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September 6, 2007 10:53 PM   Subscribe

Allow me to nerd out briefly on behalf of one of our own. Say, Mr. William "I invented cyberspace" Gibson, what were you listening to while writing your new bestseller Spook Country? Why, I was listening to Brad Sucks, nanojath! (see Sept. 1 entry)

Brad Sucks AKA frenetic for those just joining us. I thought it was cool, anyway. I just finished the book and thought that I hadn't checked out Gibson's blog recently.
posted by nanojath to MetaFilter Music at 10:53 PM (54 comments total) 4 users marked this as a favorite

Yay Brad! I just started reading Spook Country last night, coincidentally.

Somebody get Mr Gibson a Metafilter account, stat! Tell him Woz was here or something. His next novel will have minor characters with names like Todd Lokken and Matthew Chen, and pancakes and ponies aplenty...
posted by stavrosthewonderchicken at 11:23 PM on September 6, 2007


this is fantastic
posted by gac at 11:27 PM on September 6, 2007


Holy fucking shit. The dude patterned characters after songs?! That's fucking awesome. Way to kickass Brad!
posted by mathowie (staff) at 11:39 PM on September 6, 2007


triple damn. Hard to think of a more pleasing fan.
posted by LobsterMitten at 11:58 PM on September 6, 2007


I'm told that most of Neuromancer was written under the influence of Steely Dan - apparently he's been writing this way since the beginning.
posted by ikkyu2 at 12:10 AM on September 7, 2007


Well, for what it's worth, one could argue that Brad's album would have been a huge, epic success if it had the kind of marketing juggernaut behind it that, say, Beck's Mellow Gold album had -- because it's a truly fantastic album.

So he has insidious, sneaky fans, I guess.
posted by davejay at 12:29 AM on September 7, 2007


This is like getting beamed up by Scotty.
posted by Poolio at 1:06 AM on September 7, 2007


That's crazy awesome. Grats mate.
posted by lazaruslong at 1:10 AM on September 7, 2007


Huh. Unarguably awesome.

This makes me want to make stuff. Inspiring things are few and far between.
posted by blacklite at 2:09 AM on September 7, 2007


What, Gibson, that washed-up hack? And Brad Sucks? That talentless poser?

jes' kiddin'! I like both of them!
posted by flapjax at midnite at 3:00 AM on September 7, 2007


Wow, cool. And definitely a good book (even when stupid conventions like having a plot and moving it forward got in the way of the real Making Me Think stuff).
posted by yerfatma at 4:29 AM on September 7, 2007


I just ordered that book. It came in yesterday but I've got to make it back to my apartment building during work hours to pick it up. *sigh*.

I ordered it late because Pattern Recognition left me flat. Listening to some old guy try to describe internet culture he just got into was kind of dull, especially for someone who'd grown up with it, (or at least spent my teenage years online)

Hopefully this new one will be better.
posted by delmoi at 6:00 AM on September 7, 2007


That's fantastic - nice one, Brad!
posted by jamesonandwater at 6:05 AM on September 7, 2007


Oh, keen gear. I just put a couple of frenetic's songs on a mix-CD the other day. But I guess I'm not as big a deal as William Gibson.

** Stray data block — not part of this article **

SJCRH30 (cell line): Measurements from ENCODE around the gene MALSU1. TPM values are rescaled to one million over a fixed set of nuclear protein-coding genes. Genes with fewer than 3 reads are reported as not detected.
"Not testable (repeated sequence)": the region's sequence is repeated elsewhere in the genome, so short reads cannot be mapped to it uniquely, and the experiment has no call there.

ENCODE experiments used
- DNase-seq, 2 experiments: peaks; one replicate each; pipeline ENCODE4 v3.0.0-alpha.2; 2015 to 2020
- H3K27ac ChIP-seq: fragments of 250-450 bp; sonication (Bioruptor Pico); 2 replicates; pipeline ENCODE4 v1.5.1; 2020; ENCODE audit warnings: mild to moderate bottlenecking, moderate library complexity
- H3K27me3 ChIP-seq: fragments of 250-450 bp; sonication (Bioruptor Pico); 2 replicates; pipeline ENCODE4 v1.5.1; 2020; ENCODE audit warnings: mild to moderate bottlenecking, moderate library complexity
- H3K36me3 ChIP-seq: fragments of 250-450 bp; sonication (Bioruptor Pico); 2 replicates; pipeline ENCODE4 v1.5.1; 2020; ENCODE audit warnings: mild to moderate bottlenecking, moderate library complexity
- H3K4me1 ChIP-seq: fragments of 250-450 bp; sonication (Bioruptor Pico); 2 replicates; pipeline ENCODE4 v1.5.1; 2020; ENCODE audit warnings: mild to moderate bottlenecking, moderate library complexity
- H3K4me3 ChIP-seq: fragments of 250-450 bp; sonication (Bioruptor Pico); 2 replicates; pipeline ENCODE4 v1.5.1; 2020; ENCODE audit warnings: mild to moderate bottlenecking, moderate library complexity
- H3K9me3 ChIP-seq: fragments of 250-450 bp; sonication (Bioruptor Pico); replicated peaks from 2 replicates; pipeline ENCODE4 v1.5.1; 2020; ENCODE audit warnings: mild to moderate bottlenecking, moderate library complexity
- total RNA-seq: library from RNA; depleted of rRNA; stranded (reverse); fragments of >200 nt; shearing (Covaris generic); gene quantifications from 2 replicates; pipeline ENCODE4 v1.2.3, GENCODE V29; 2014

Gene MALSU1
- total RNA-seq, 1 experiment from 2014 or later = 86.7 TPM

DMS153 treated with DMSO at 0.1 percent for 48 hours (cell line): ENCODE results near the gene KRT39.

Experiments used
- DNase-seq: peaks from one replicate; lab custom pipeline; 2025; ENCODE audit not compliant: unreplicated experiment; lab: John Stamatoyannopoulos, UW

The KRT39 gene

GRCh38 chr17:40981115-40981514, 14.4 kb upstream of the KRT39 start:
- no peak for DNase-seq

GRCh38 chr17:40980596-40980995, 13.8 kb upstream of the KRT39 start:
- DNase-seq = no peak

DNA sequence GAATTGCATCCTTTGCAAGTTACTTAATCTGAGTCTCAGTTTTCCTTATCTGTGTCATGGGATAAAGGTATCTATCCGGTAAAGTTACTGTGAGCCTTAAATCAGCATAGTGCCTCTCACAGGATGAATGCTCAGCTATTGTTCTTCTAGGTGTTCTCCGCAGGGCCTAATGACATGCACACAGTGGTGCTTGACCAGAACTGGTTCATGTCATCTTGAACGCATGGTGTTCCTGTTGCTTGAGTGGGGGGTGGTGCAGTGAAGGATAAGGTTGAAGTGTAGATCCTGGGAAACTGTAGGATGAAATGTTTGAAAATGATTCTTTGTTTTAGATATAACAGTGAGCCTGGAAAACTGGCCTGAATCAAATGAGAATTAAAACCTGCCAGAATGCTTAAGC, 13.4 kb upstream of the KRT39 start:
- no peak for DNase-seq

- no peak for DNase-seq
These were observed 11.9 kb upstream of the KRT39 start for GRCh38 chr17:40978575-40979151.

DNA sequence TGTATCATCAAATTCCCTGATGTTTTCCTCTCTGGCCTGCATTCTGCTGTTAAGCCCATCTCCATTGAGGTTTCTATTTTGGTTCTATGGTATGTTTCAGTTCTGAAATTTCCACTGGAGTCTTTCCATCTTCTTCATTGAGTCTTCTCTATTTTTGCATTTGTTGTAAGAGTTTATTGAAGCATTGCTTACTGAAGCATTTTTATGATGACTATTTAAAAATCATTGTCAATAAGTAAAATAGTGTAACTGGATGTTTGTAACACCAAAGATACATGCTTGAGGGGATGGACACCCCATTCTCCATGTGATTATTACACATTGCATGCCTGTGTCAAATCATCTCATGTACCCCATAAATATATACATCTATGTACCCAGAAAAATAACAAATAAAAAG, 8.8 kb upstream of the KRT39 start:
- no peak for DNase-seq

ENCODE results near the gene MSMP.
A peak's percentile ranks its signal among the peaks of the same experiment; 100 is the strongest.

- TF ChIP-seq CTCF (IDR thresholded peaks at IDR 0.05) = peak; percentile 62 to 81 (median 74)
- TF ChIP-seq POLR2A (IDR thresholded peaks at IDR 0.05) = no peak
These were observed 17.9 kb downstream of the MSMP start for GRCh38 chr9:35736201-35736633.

Mr. Sucks, do you do much touring in the US? I just "demanded" you at your website.
posted by Greg Nog at 6:48 AM on September 7, 2007


So you are part of Milgrim's soul? Congrats, Brad.

I have begun the book 2 days ago and was thinking that as much as Bruce Sterling writes like he talks, with the inflections and rhythms of a wicked Southern preacher, William Gibson chooses more his words and metaphors for their mingling sounds, like he would sing them.

Nice to know more about the tunes. Thanks nanojath.
posted by bru at 7:24 AM on September 7, 2007


Awesome!
posted by interrobang at 7:37 AM on September 7, 2007


Man, you guys are nice. I thought I had nerd-peaked at having the experience of checking my email and seeing album orders from William Gibson. But this goes even further.

Greg: I've done zero touring in the US but if there's enough demand I hope to start once I put the new record out (which should be in the next few months).

Anyone who has a joint they would like me to stink up can demand me here.
posted by frenetic at 8:17 AM on September 7, 2007 [2 favorites]


Come on NYC Mefites, hop to it!
posted by Skorgu at 8:41 AM on September 7, 2007


Not really related, but I read Neuromancer for the first time at around the same time that I discovered Radiohead. I listened to Pablo Honey on repeat for the entire time I was reading the book. Nothing like having your mind blown textually and musically simultaneously.
posted by empath at 8:47 AM on September 7, 2007


Can I demand you in Greece? Make Me Nervous at the Acropolis? Look and Feel Years Younger in Santorini? Sick as a Dog on a ship to Crete?
posted by taz at 9:08 AM on September 7, 2007


Metafilter: Sick as a Dog on a ship to Crete
posted by cosmicbandito at 9:13 AM on September 7, 2007 [1 favorite]


Anyone who has a joint they would like...

That sentence did not end like I thought it would.
posted by jessamyn (staff) at 9:24 AM on September 7, 2007 [4 favorites]


Huzzah for frenetic!
posted by Pope Guilty at 9:46 AM on September 7, 2007


Thought or hoped, Jessamyn?
posted by Pope Guilty at 9:47 AM on September 7, 2007


So cool. And once again, we see that Metafilter is the fulcrum on which the world moves.

*stinks up a joint*

It's all connected, man. It's all connected.
posted by quin at 9:51 AM on September 7, 2007


taz: Certainly. Though I'm unlikely to spring for the plane ticket to rock one person no matter how much I would like to.

jessamyn: I think the words "blaze" and "stink" should be interchangeable in pot culture.
posted by frenetic at 9:51 AM on September 7, 2007


(And if you happen to actually be in Ottawa, I'm at the Live Lounge tonight at 9.)
posted by frenetic at 10:27 AM on September 7, 2007


I ordered it late because Pattern Recognition left me flat.

delmoi, I felt like this book succeeded better personally. I actually became more forgiving of Pattern Recognition with a second reading but I had the same problem as you and others as well - mainly I felt his just-post-9/11 "tone" of America was not quite on and that some of the more fantastical premise (the ultimate explanation of the "footage," mainly), although very in line with his oeuvre, was much harder to swallow in the context of the present day. To me, anyway, futurity makes the fantastical inherently more palatable. This despite the fact that from a pure craft point of view I think his writing in many ways keeps improving.